Research

Our vision for 21st century science emerges from complementary strengths in drug discovery and development, preclinical imaging, proteomics, cell free synthesis, physiochemical analysis, and nanoscale imaging.

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Education

We educate, train, and inspire the next generation of transdisciplinary scientists to venture farther into the realm of unrealized research possibilities.

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Translation

We lower the barriers to discovery, and as a result, accelerate breakthroughs to solve the complexities of biology, and apply this new knowledge to improve the quality of life.

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Research

Our vision for 21st century science emerges from complementary strengths in drug discovery and development, preclinical imaging, proteomics, cell free synthesis, physiochemical analysis, and nanoscale imaging. The next waves of technology for early detection and treatment of a broad array of diseases will arise from this multi-pronged attack.

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Transforming Science. Transforming Life.

Chemistry of Life Processes Institute (CLP) researchers use the technologies of tomorrow to discover the diagnostic methods and therapies needed to save lives today. Chemists, engineers, and physicists team with life scientists and clinicians to change how we diagnose and treat cancer, cardiovascular and kidney disease, infectious diseases, neurodegenerative diseases, and trauma. Their efforts are built on extraordinary tools for discovery, analysis, and visualization developed and housed within a unique ecosystem designed to support the integration of expertise and methods across many scientific disciplines. This transdisciplinary convergence of knowledge is creating new fields of research that will have a long-lasting impact on human health and disease.

Transforming Science. Transforming Life.

Chemistry of Life Processes Institute (CLP) researchers use the technologies of tomorrow to discover the diagnostic methods and therapies needed to save lives today. Chemists, engineers, and physicists team with life scientists and clinicians to change how we diagnose and treat cancer, cardiovascular and kidney disease, infectious diseases, neurodegenerative diseases, and trauma. Their efforts are built on extraordinary tools for discovery, analysis, and visualization developed and housed within a unique ecosystem designed to support the integration of expertise and methods across many scientific disciplines. This transdisciplinary convergence of knowledge is creating new fields of research that will have a long-lasting impact on human health and disease.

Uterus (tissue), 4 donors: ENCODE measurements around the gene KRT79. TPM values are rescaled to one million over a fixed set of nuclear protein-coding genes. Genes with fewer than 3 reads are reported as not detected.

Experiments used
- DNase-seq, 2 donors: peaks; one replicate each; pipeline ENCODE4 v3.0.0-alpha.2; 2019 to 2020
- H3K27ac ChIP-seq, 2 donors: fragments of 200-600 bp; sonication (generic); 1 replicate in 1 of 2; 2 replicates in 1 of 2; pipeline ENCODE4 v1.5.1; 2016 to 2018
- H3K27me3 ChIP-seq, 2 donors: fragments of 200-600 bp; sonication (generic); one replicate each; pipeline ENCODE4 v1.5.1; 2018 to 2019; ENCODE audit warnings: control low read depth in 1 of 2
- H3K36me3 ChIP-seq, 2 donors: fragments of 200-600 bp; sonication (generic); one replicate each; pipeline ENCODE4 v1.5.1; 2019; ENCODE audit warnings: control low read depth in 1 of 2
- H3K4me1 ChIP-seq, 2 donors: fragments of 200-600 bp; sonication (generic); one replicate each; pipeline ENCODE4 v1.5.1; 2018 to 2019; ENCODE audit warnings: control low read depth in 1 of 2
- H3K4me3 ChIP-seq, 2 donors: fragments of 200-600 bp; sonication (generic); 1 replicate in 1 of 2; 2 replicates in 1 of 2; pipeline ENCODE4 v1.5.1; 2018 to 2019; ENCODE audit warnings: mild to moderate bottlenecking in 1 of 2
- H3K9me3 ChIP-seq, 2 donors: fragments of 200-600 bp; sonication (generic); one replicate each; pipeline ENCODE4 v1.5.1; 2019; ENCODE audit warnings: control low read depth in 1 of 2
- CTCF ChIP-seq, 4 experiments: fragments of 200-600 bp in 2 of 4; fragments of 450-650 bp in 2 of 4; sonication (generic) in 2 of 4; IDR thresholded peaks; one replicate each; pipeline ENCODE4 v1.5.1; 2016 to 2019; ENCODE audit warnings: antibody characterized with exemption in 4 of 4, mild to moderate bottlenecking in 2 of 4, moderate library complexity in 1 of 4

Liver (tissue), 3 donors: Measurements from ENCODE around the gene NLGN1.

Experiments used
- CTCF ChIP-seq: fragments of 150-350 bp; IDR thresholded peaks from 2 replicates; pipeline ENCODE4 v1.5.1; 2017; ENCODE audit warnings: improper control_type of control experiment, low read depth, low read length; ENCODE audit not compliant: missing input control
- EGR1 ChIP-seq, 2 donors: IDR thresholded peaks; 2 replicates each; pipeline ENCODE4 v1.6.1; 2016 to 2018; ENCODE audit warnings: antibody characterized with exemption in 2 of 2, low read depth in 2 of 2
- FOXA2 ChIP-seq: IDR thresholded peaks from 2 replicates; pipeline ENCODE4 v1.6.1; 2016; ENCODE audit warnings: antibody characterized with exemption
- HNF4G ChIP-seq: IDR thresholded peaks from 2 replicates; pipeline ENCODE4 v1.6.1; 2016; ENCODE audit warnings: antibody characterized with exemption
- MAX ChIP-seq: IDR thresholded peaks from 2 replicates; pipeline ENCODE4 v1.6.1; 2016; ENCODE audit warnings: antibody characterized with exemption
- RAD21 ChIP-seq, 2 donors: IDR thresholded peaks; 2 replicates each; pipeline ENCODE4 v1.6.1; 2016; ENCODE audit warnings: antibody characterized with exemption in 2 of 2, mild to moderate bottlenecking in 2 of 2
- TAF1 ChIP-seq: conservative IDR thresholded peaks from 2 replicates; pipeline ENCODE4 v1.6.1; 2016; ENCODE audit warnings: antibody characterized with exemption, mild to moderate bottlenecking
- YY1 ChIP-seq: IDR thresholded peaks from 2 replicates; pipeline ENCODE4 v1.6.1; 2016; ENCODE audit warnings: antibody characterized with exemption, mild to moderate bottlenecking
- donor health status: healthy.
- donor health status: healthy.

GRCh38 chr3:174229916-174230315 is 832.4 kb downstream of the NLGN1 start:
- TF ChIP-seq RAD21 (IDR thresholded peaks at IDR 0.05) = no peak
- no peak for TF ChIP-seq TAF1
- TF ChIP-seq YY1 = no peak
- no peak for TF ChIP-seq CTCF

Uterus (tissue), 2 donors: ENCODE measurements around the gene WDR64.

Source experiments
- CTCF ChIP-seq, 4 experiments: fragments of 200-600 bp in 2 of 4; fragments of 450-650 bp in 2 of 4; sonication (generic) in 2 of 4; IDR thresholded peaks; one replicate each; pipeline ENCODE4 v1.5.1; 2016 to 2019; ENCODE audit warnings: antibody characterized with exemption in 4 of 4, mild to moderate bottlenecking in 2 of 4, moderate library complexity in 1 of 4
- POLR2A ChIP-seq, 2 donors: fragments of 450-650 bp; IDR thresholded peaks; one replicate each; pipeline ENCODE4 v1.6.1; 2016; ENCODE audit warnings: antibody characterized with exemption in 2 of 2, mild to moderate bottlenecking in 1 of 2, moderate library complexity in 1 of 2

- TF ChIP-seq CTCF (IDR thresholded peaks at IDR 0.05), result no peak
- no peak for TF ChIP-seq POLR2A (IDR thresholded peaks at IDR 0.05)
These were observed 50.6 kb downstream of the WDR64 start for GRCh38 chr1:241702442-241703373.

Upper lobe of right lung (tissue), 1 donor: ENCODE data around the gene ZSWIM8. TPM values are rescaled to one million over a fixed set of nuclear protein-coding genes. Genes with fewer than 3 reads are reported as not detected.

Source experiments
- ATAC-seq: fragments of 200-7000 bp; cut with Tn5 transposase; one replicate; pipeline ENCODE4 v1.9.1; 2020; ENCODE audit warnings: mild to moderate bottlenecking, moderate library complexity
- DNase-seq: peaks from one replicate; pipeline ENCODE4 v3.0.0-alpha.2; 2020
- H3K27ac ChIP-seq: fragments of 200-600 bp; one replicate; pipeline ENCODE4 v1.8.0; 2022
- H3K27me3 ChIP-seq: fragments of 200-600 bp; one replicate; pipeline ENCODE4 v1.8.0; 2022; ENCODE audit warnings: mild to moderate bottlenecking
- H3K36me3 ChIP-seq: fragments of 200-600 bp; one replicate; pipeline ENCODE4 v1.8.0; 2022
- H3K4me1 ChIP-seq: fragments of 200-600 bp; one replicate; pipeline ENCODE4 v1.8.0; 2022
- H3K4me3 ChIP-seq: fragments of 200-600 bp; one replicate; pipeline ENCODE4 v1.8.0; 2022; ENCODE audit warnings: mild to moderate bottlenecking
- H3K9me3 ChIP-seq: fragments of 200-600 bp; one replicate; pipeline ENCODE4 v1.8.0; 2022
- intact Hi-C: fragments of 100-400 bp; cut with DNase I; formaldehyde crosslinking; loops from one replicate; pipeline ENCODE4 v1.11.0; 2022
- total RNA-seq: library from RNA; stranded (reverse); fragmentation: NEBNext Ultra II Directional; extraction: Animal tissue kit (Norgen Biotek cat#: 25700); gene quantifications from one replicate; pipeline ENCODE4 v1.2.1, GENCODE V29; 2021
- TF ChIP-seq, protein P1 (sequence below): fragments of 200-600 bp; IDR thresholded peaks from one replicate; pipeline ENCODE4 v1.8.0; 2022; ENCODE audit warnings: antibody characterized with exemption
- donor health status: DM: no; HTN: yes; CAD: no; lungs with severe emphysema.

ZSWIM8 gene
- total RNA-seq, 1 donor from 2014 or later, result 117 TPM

Our Impact

Two CLP Cores Recognized for Superior Safety Protocols

Two CLP cores were recognized in December for superior safety protocols: Developmental Therapeutics Core and the Recombinant Protein Production Core. The Office for Research Safety bestowed the inaugural honors in December, recognizing seven biomedical/biotechnology...

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Autoimmune Inflammation Pathway Discovered

For decades, scientists and clinicians have been puzzled by an autoimmune condition, antiphospholipid syndrome (APS), which causes devastating health problems including uncontrolled blood clots and repeated pregnancy loss. Recent studies have shown that naturally...

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Workshop on Trace Element Analysis: A Guide to Sample Preparation

Tuesday, January 23
10:00AM – 11:00AM
Ryan Hall 4003

Entrepreneurship Lunch & Learn: Wendy White Developing Drugs for Orphan Diseases

Monday, January 24
12:00PM – 1:00PM
Silverman Hall Suite 1529

CLP Research Forum

Monday, February 5
11:00AM – 12:00PM
Silverman Hall Suite 1529

CLP Research Forum

Monday, March 5
11:00AM – 12:00PM
Silverman Hall Suite 1529

Northwestern investigator John Rogers developed a wireless device that enables realistic behavioral studies using a powerful emerging technique, optogenetic stimulation, which targets specific neuronal populations and regulates their activity using light.

Rogers collaborated with CLP’s Developmental Therapeutics Core (DTC) to implant the device and the Center for Advanced Molecular Imaging (CAMI) to image and visualize its placement.

The image is a 3D surface rendering of data obtained from multi-modality imaging, demonstrating placement of the wireless device at the top of a mouse skull.

Magnetic Resonance Image (MRI): yellow and orange

X-Ray Micro Computed Tomography (CT): blue and green areas